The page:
No, it’s not a style of reading…it’s the book title. I’m sure you’ve all heard of it. It’s been out since 1988. So far I’m on page 85 and I am kind of astonished that the book is managing to hold my interest considering that every short chapter has basically been a little scene with two people talking. But the stuff they talk about really seems to hold my attention.
The structure of the story and the style of dialogue is very Pulp Fiction, ala Quentin Tarantino. That’s right. Tarantino didn’t invent that style…it’s just a jazz riff of years of pulp fiction and greats like Leonard. But hell, it’s not like Tarantino hid that fact did he? Duh. He celebrates it and I love that he made it “cool” all over again.
Here’s the Freaky Deaky beat down (new dance move perhaps?)–
Chapter One: two bomb squad guys (Chris, our main man) at a home where a guy is stuck sitting in a chair in his bathroom because if he gets up it will blow ….ok…so there are more than two characters talking here…it’s three…haven’t I seen this before? Lethal Weapon 2 or 3 ? Well, granted, you put a bomb in the room, under somebody’s ass, and things are going to get exciting no matter how many people are talking.
Chapter Two: Robin and Skip talking. They’re plotting.
Chapter Three: Back to cop Chris, now talking to Psychiatrist.
Chapter Four: Robin and Skip
Chapter Five: Chris talking to his dad.
Chapter Six: You guessed it…Robin and Skip. More detailed plotting.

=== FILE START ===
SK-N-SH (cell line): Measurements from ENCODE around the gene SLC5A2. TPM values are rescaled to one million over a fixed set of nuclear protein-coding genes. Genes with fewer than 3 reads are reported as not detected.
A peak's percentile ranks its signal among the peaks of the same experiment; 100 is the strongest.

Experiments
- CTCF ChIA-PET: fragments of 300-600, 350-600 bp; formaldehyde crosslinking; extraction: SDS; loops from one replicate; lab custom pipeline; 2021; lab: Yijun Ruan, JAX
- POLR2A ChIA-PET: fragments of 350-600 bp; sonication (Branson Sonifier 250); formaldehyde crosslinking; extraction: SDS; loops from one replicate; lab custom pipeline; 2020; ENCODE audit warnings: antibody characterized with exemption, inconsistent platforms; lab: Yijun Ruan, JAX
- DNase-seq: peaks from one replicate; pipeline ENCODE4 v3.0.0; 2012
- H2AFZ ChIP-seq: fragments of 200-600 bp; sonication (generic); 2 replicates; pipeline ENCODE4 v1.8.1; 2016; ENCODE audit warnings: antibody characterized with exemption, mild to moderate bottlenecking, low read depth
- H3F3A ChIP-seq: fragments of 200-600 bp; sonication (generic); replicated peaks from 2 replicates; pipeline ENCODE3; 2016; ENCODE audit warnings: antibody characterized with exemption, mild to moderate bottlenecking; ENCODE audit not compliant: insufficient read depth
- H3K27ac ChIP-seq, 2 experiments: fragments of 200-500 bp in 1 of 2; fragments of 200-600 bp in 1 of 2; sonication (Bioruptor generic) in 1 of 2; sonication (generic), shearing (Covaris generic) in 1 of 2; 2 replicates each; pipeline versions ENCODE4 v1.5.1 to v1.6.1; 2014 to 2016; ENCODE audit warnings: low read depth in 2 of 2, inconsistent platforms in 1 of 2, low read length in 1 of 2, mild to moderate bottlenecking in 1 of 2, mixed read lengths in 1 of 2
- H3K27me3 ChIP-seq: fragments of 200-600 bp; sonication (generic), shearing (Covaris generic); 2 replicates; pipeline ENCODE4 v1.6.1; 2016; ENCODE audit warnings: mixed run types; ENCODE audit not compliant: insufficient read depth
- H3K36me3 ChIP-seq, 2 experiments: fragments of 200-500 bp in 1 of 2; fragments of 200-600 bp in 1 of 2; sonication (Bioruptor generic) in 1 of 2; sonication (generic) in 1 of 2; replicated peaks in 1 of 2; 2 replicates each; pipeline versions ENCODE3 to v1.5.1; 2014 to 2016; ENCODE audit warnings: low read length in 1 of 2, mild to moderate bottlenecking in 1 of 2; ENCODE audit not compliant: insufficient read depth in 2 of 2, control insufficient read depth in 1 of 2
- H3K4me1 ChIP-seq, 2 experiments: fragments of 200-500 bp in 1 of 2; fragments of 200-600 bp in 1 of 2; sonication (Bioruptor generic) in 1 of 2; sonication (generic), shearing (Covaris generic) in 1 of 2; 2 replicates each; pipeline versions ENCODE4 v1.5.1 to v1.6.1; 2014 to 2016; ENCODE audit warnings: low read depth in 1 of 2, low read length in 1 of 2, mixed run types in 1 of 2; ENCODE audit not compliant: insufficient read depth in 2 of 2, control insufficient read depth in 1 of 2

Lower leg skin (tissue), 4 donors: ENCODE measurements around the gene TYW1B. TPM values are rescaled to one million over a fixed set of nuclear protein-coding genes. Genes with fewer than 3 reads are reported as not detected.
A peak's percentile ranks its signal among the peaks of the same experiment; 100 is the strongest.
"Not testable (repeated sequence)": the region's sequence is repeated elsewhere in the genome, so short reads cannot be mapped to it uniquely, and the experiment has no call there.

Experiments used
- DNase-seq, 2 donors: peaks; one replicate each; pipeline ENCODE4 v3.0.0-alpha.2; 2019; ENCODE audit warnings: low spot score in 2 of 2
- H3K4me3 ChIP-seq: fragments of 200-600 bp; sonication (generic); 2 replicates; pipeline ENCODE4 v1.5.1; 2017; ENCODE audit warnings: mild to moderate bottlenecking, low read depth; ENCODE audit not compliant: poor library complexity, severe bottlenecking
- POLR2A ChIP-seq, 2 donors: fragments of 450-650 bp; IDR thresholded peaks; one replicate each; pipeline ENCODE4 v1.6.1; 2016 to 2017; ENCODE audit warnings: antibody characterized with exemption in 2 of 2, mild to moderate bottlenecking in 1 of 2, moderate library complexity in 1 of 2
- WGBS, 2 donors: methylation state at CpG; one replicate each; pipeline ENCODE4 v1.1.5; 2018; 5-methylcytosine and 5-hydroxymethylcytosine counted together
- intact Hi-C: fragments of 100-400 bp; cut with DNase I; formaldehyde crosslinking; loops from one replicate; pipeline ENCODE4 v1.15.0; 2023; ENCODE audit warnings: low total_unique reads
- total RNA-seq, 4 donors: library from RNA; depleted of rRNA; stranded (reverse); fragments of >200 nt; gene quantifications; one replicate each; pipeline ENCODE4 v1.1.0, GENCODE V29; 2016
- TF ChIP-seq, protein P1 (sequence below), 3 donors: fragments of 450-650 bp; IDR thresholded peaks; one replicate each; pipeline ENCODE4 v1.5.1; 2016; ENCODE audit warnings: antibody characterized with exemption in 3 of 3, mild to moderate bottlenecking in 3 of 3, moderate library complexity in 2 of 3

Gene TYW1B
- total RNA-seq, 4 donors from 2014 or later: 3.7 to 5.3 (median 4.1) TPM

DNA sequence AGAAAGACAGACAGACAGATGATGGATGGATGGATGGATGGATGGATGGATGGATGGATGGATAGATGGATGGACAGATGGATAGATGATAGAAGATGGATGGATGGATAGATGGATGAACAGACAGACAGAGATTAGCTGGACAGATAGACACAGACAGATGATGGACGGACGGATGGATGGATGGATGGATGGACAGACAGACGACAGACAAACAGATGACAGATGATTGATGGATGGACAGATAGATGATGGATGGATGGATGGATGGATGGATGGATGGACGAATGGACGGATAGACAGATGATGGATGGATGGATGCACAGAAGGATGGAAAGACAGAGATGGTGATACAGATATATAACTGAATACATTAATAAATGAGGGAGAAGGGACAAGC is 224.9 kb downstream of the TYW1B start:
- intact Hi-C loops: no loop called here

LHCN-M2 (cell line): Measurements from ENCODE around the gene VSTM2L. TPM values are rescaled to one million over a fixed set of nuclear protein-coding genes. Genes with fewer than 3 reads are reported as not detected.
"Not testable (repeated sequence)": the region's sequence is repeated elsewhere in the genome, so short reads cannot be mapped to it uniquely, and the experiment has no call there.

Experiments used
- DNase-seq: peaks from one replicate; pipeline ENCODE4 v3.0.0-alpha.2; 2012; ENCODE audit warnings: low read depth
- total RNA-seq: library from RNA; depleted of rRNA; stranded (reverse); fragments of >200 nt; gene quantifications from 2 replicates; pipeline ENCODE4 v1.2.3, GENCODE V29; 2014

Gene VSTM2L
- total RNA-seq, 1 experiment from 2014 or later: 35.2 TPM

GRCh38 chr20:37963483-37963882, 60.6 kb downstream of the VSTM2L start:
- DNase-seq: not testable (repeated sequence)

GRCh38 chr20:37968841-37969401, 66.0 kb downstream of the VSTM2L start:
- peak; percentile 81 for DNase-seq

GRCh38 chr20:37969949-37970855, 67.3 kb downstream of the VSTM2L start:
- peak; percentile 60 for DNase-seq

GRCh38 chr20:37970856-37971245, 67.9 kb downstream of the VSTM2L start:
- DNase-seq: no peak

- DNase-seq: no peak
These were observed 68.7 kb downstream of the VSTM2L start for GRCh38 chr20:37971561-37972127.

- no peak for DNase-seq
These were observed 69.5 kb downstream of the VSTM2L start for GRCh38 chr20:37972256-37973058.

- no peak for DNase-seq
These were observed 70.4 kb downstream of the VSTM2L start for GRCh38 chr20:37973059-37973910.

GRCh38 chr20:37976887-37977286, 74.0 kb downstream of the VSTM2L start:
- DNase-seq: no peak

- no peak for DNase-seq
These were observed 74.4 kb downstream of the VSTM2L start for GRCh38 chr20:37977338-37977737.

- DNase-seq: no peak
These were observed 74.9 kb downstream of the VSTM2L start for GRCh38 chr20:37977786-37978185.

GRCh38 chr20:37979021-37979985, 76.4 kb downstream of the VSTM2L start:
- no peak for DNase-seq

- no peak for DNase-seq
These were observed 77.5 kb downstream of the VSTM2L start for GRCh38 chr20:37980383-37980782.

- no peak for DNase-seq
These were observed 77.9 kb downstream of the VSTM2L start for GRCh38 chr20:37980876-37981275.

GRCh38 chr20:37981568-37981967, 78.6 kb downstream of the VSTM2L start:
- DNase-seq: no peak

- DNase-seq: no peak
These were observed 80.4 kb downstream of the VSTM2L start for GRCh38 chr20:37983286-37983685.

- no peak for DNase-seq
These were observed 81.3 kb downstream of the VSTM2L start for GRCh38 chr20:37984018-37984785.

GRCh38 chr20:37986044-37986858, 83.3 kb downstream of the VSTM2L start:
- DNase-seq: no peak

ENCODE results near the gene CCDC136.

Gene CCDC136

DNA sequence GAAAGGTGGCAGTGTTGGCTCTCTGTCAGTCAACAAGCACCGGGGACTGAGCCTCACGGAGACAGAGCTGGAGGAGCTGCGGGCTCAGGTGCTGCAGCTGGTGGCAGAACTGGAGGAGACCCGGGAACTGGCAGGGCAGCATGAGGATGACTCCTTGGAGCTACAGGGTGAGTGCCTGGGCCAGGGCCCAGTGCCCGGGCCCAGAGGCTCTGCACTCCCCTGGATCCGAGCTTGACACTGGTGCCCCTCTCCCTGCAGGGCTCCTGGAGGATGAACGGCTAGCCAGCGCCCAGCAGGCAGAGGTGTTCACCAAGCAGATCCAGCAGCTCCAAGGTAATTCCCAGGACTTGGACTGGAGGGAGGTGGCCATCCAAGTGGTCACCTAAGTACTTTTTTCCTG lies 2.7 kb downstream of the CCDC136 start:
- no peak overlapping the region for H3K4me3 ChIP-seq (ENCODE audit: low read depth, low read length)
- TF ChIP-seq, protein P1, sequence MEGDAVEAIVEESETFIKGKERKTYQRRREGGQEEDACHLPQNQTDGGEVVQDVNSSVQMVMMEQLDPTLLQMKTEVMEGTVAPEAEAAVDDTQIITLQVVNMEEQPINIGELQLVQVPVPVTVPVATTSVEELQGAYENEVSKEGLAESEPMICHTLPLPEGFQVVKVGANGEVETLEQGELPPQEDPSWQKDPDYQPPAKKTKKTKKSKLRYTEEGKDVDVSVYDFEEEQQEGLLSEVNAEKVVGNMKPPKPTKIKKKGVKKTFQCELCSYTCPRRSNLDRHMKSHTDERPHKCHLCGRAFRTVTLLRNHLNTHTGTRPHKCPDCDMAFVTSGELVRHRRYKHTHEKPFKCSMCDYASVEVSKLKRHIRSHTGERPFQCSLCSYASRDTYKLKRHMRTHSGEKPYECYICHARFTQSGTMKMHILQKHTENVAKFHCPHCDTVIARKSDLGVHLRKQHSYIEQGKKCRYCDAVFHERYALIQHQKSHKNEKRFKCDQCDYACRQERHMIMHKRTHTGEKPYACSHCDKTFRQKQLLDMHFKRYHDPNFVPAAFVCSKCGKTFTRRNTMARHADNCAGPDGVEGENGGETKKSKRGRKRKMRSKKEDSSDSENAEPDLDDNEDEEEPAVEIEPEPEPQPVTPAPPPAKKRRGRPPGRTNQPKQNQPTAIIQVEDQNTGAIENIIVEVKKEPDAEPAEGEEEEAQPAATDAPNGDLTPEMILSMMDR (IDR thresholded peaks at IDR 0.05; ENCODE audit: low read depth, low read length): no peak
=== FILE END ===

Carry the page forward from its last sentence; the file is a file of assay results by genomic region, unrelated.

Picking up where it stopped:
Chapter Seven: wow..this chapter splinters. Starts Chris and Dad, then goes to Robin and Mark. Then Robin and Skip. Then Robin and Mark.
Chapter Eight: ooooh..now we get what feels like the classic detective novel scene from the ’40s. Hot babe comes into the office of detective (this case cop Chris). Will she be a femme fatale? Doesn’t matter either way….i gotta keep reading.
Chapter Nine: —just starting it….Chris is the focus.
And of course we know these story lines are going to collide somewhere, a structure we’ve seen a million times before and always makes me think of old black and white films where they held off a movie star’s appearance until a ways into the movie, then you’d slowly see them turn around at a bar or look up from a big brimmed hat.
Easy (even obvious) structure can be enjoyable as long as everything else about the story is fresh, strong, interesting. Even though I’ve seen and read a lot of things like Freaky Deaky, I enjoy it because I love the genre so it’s giving me what I want and hitting all the right buttons.
A movie version is in pre-production…but I think that’s been the case since 2007. Not sure why I picture Ed Norton as Chris. So far anyway. Leonard is great at only tagging discriptions on occassion when it is necessary …mostly he lets our imaginations paint most of the picture and that works for me 🙂